Paul van Altena
Trees have always inspired wonder in me. When they transition from life they leave a beautiful body of wood. The raw logs that are left, which can be beautiful in their own right, conceal an even greater wonder inside. These trees which have been around for centuries in some cases, and have been providing beauty, clean air and water, homes for animals and humans alike deserve to be preserved in a respectful way. In my work I either start with a project in mind or sometimes a certain piece of wood will inspire a project. I always take great care to approach the project with an open mind as each one seems to evolve organically as the wood reveals itself through cutting, shaping and sanding. I may envision a specific shape, but at each step in the creation a unique grain pattern will come into view and I will adjust accordingly. I have yet to match the end result with the initial idea which is a big part of the appeal of this type of work.
I prefer to use locally sourced, sustainable woods instead of exotic tropical hardwood in respect of nature. The actual fabrication of the wood begins with the slabbing of the log. In this process the resulting slabs are actually mirrors of each other. There are many opportunities at this point to choose material that will greatly enhance the end product. Instead of visiting a lumber yard to pick random boards and put together a somewhat random project, one has the opportunity to let the natural beauty of the wood speak for itself and make sense in its own way. The rough sawn surface can conceal much of what lies beneath and it takes some experience to guess what that might be. The second part of the process ( apart from the drying of the slabs which can take years) is the surfacing of the rough exterior. This is the first big reveal and quite exciting. The slabs tend to twist and check (crack) in varying degrees according to the care taken during the drying process as well as the type of wood and also the particular piece of wood and how it grew. The surfacing not only cleans off the dirt and stains but must also cut a straight and untwisted and parallel piece of wood. At this point one has a piece of wood that can be machined into a project.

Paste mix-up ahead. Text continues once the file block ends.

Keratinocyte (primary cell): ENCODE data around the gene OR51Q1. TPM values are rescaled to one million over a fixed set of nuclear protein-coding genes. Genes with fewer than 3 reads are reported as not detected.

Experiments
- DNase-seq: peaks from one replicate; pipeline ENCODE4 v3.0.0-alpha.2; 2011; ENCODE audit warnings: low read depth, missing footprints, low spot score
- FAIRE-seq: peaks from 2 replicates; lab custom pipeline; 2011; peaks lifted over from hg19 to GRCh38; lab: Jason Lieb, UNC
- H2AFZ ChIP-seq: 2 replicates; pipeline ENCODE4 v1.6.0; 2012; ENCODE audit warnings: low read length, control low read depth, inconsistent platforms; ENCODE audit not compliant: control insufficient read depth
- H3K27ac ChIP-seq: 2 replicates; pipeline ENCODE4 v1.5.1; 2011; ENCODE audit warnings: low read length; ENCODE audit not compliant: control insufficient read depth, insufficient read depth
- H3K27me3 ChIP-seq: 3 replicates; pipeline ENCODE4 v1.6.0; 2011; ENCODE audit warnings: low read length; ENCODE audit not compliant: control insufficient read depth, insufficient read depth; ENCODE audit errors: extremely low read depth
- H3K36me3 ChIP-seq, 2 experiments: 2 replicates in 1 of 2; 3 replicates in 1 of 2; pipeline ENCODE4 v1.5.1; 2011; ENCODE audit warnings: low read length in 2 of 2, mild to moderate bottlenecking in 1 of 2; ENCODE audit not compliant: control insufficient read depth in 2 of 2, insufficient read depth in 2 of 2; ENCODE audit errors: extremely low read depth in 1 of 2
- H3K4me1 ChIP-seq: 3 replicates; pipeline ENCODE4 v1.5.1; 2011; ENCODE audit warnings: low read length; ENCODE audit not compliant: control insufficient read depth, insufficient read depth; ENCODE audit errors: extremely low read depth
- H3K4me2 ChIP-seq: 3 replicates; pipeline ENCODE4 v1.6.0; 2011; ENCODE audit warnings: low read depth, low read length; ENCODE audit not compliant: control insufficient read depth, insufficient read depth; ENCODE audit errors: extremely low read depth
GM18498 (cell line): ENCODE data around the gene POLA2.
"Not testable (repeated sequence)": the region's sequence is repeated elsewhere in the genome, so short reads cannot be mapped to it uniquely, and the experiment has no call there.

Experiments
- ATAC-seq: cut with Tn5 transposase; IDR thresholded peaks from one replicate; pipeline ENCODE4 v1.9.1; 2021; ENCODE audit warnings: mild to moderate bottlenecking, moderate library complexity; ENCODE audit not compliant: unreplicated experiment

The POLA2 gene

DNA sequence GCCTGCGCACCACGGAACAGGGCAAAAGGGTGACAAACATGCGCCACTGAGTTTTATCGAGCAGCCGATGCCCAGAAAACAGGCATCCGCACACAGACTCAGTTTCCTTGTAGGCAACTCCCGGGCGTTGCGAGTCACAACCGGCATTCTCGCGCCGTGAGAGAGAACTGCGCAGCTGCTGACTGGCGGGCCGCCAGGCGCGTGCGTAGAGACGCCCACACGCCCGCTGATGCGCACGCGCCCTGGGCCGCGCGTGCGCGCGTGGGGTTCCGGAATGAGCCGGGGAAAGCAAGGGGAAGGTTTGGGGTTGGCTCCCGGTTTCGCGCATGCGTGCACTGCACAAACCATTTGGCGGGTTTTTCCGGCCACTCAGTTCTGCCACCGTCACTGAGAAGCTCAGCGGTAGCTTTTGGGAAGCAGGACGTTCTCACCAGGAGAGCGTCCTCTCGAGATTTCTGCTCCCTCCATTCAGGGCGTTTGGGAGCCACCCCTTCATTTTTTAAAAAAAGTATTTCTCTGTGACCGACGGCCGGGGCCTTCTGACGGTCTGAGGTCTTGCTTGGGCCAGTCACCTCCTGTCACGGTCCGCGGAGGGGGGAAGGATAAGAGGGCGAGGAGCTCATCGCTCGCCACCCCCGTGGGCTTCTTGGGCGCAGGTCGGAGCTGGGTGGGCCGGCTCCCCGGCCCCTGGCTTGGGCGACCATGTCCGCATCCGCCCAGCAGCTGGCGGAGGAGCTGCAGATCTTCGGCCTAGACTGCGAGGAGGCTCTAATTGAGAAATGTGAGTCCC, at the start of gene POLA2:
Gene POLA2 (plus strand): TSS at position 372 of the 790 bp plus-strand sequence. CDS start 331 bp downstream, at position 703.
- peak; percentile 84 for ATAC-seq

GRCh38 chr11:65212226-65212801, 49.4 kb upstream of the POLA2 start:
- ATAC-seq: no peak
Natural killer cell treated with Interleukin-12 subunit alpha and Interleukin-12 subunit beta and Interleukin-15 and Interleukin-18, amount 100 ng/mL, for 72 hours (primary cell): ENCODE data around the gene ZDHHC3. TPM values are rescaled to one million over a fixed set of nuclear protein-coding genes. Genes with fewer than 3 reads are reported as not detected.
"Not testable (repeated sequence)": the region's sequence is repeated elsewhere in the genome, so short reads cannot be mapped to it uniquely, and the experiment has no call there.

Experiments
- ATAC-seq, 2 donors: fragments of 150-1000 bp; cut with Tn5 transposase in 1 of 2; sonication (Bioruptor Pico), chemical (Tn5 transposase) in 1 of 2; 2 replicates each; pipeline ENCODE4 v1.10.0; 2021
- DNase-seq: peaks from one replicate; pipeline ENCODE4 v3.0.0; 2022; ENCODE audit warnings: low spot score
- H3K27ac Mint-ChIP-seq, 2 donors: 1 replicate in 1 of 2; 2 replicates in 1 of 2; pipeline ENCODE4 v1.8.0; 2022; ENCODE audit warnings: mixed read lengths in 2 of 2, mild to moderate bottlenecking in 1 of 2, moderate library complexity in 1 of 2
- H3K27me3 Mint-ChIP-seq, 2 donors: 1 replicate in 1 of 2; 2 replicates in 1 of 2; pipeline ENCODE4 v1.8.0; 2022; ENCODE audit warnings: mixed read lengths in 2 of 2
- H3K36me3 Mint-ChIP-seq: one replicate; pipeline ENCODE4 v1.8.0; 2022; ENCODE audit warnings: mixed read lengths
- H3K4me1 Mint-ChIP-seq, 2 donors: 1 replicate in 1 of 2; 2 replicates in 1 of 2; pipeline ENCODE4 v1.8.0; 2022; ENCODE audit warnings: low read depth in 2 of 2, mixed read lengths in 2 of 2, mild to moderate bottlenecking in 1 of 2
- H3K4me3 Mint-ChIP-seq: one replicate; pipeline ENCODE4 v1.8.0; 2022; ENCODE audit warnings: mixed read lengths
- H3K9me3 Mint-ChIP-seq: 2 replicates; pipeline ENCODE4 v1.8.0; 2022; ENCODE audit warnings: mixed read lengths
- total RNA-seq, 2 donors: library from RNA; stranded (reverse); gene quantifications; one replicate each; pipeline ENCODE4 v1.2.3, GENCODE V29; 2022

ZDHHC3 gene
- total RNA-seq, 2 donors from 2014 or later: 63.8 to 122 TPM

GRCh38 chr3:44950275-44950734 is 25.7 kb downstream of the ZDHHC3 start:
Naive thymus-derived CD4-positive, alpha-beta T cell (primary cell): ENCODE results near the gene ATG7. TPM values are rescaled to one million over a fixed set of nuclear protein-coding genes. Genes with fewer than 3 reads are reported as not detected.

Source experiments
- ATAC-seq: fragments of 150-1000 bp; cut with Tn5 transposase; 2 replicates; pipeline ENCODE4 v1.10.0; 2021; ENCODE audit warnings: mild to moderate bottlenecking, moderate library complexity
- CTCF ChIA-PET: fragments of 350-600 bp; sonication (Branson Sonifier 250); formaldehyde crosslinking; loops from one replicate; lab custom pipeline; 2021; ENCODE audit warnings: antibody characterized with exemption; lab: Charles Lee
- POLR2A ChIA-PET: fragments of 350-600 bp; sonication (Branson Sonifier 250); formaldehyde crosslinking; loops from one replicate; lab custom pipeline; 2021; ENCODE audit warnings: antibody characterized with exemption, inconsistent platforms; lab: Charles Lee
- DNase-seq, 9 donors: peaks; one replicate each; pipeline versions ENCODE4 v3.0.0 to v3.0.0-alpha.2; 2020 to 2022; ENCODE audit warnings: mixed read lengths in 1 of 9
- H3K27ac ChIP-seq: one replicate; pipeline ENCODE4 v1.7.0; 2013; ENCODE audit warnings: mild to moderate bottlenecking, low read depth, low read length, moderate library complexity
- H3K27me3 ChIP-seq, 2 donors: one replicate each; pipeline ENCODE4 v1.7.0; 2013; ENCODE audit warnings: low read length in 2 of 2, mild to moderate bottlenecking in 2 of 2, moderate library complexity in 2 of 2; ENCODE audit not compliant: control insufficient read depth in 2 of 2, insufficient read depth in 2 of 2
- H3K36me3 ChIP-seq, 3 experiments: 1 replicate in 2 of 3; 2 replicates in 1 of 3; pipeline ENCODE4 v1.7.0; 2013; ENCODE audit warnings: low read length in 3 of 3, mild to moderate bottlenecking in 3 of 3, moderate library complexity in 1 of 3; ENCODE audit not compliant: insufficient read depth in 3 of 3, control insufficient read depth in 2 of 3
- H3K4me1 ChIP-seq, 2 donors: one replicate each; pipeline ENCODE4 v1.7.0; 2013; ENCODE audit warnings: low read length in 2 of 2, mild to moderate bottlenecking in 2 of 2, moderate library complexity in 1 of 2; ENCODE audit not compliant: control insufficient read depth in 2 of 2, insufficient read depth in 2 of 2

Medium: Wood Slab Art